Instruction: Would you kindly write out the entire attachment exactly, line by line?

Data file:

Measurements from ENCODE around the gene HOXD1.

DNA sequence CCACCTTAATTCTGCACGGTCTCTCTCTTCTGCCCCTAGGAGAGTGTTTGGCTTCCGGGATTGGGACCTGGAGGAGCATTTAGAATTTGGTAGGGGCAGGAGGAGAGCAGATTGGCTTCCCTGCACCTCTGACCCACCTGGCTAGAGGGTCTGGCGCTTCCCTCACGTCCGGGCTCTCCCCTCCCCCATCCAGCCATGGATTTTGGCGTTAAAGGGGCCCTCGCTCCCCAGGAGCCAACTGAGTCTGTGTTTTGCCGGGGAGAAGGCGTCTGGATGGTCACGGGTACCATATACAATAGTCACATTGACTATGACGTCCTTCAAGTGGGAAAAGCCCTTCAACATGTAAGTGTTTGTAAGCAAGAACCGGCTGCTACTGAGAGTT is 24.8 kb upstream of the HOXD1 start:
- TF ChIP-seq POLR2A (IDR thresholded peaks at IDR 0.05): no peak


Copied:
Measurements from ENCODE around the gene HOXD1.

DNA sequence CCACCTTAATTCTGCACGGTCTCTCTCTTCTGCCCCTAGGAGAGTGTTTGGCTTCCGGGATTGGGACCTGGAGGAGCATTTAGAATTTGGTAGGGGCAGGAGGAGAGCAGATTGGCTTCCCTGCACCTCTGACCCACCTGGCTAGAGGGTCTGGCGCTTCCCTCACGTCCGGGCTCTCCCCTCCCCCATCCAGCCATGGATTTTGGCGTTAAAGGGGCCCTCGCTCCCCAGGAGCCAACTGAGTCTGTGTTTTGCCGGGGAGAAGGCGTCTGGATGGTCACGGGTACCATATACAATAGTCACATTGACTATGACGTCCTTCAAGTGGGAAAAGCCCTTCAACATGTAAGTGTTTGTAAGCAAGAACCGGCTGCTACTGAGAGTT is 24.8 kb upstream of the HOXD1 start:
- TF ChIP-seq POLR2A (IDR thresholded peaks at IDR 0.05): no peak